Ed: In the publications shop at the Oregon State University College of Forestry, we edited and produced final text of academic articles that were destined for publication in scientific journals. In that situation, absolutely NO typo can be allowed, and we organized our production systems as much as possible around that tenet. I’ve never heard of turning the page upside down to proof it, but we had an editor who did what she called “backreading” to eliminate typos. She just read the whole thing from the end to beginning, and that forced her to see each word individually. It doesn’t help with meanings, so it might not have caught the headline error in your hint (“Mayor says city debt to high”), but it is an effective way to ferret out that one typo your eyes have passed over so many times. David Merrill IT and Graphics Manager Oregon Newspaper Publishers Association Hi Ed: Just read your proofreading hint (the first one). You’re on the money when you say the person who wrote the story is way too close to it to be a good proofreader. A while back I brought our bookkeeper into the final proofreading process. Everyone thought I was nuts. She not only comes to it from outside the production process, she also doesn’t write, doesn’t do graphics or layout, and hasn’t seen any of the paper until an hour or so before we send it to the printer. The number of things she finds is sometimes staggering. I have her check jumps, headlines, the page numbers in the index, the volume and issue numbers, folio heads, all the stuff that no one else sees any more. She questions everything. Your second hint got me to thinking back to when we used to be letterpress and I learned to read galleys upside-down and right-to-left. The misplaced cap stands out like a sore thumb … I remember seeing lots of mistakes that way without even trying to read the words. Marc Stumbo Production Editor The Beacon Ed: Interesting points on the proofing of pages. I agree, no page designer should be his own proofer. He can and should review his page, but someone else absolutely has to be the main proofer. Had not heard of the concept of turning the page upside down, but have often suggested proofers read the headlines backward. No, I don’t mean backward as in—for another Beatles reference—something off “Magical Mystery Tour.” In other words, I don’t mean saying the words the way they would sound if spoken last letter to first. I think you know what I mean. Point is: say each word of the headline, starting with the last word and working toward the first. It slows you down and helps your eye NOT see what you expect to see. But who has time to proof whole stories upside down? In this day and time of reduced staffing, when 1 page designer is doing what 2 used to do, I doubt we have that luxury. Plus, I always argue that proofing is not to be equated with the main editing process. Even in a leaner newsroom, we should have an editor who is—well, editing. Obviously he is not just editing for typos and such, but for content. Still, there needs to be that time available. Next up, on a good day, a second set of eyes on a story BEFORE it is placed on the page. And when things are really, really good, that page designer who is also a copy editor who is also posting to the web who is also producing the newscast for the radio station the paper partners with in town who is putting the e-edition on the FTP site also gives the story at least a more-than-glassy-eyed once-over before placing it on the page. Now, you mentioned something else intriguing. Get someone in advertising to proof pages. I damn near lost my coffee on that one! Why? Two reasons: There might be a page with a story about an advertiser and the ad rep might try to turn editor instead of proofer, especially if the ad rep thinks it’s even remotely negative news. But reason number two is this: Rarely is someone from advertising in the building when the bulk of pages are being produced. Designers arrive about 3:30 and might get an advance page done before the 4 p.m. news budget meeting. Then they return to page design. Ah, but I do remember the days when someone from advertising had to be on hand when the paper came off the press for ad proofing. No more. Even that function has been left to page designers who are expected to know an ad was to run in color even though it was not designated as such, or catch a glitch that led to a 6×10 ad being compacted into the 3×5 space, etc. I even remember the days when someone from advertising actually had to be in on the holiday runs for the same reason. On another note, thank you for chastising the photogs who, for “effect,” simply tilt the camera and make me think I’m a reader who is on one of those doomed Carnival cruise ships! Always enjoy reading your stuff, sir. Richard Richard Whiting Executive Editor Index-Journal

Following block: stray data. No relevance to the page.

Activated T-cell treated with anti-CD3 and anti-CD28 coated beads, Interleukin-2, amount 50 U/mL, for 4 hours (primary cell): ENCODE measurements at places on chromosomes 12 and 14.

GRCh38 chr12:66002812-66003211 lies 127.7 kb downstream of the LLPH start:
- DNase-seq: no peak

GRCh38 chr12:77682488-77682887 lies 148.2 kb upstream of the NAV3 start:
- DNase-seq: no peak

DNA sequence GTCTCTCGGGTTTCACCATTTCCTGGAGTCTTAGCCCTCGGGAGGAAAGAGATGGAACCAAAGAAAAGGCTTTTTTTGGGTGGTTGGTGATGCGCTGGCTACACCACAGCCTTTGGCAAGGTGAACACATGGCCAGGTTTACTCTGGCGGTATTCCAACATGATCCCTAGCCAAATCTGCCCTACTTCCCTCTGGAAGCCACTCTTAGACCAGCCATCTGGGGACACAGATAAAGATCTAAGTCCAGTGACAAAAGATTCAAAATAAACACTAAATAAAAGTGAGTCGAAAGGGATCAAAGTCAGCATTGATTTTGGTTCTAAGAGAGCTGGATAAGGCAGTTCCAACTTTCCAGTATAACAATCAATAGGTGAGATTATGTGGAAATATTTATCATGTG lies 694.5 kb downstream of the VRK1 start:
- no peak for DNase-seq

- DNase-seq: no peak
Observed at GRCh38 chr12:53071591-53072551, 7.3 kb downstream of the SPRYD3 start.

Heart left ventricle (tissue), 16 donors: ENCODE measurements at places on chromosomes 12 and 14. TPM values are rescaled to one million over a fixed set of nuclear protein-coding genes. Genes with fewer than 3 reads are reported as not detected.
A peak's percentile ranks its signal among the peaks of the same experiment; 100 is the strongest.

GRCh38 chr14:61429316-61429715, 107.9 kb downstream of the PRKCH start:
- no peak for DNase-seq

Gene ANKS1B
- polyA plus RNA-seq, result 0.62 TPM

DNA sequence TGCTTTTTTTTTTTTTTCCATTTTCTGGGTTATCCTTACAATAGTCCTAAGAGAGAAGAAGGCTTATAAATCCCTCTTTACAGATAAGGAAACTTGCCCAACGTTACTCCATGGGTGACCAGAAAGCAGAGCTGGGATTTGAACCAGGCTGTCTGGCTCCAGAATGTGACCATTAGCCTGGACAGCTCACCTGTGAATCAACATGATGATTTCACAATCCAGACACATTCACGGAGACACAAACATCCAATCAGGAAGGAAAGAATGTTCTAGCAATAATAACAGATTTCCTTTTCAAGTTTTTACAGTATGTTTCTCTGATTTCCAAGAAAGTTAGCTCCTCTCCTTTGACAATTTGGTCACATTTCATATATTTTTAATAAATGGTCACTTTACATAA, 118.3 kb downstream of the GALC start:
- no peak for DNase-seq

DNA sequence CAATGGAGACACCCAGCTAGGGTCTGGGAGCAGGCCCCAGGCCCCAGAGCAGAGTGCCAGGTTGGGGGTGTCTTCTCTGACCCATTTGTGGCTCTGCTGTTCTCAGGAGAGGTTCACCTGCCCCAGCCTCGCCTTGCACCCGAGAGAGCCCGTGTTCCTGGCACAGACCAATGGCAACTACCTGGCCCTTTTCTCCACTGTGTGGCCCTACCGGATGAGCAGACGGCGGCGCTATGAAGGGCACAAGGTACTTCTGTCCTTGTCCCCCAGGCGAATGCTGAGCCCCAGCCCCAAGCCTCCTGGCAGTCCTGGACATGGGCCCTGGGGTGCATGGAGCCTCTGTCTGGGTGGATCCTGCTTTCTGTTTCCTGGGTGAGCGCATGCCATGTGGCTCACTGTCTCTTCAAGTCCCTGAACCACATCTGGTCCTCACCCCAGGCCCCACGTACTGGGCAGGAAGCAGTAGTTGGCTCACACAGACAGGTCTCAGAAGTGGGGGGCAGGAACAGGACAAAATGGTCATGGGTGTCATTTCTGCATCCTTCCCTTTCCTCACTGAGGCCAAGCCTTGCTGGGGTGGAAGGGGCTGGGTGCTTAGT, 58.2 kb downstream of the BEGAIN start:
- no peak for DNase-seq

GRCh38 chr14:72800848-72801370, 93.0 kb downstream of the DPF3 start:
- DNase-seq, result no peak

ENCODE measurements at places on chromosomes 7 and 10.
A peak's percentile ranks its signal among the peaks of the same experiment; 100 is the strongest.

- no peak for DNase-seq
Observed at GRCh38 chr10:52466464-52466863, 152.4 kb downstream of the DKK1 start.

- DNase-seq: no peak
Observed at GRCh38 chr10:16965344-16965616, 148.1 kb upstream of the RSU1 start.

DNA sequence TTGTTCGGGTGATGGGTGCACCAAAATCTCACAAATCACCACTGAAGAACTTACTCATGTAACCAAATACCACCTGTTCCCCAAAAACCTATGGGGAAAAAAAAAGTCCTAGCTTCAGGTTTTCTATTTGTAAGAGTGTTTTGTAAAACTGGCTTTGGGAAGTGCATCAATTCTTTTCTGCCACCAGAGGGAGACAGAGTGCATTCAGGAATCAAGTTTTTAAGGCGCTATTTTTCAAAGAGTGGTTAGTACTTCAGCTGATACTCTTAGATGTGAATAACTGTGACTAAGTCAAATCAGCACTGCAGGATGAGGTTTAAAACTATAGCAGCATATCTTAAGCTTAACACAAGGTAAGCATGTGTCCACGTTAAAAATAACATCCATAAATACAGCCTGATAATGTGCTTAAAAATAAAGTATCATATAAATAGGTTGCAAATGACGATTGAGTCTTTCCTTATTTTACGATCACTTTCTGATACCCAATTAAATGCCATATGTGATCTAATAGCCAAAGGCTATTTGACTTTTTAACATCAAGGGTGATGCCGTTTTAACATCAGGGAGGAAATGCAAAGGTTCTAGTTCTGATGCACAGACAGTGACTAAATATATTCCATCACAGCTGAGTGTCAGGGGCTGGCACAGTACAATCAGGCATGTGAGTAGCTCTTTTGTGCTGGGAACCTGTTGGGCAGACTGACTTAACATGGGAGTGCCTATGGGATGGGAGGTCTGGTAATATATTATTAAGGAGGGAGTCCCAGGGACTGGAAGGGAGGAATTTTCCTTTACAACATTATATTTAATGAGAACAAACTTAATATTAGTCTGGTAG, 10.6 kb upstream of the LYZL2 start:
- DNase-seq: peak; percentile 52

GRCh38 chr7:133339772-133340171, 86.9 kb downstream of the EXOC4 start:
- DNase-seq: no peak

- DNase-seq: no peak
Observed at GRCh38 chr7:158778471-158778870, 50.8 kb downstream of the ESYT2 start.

NOTE: Ed is getting a bit ahead of himself. He’s posting this and the following hint as a pair. So the hint below this is a follow-up to this one. But it’s also the hint for next week. But this is the hint for this week. Confused? So is Ed!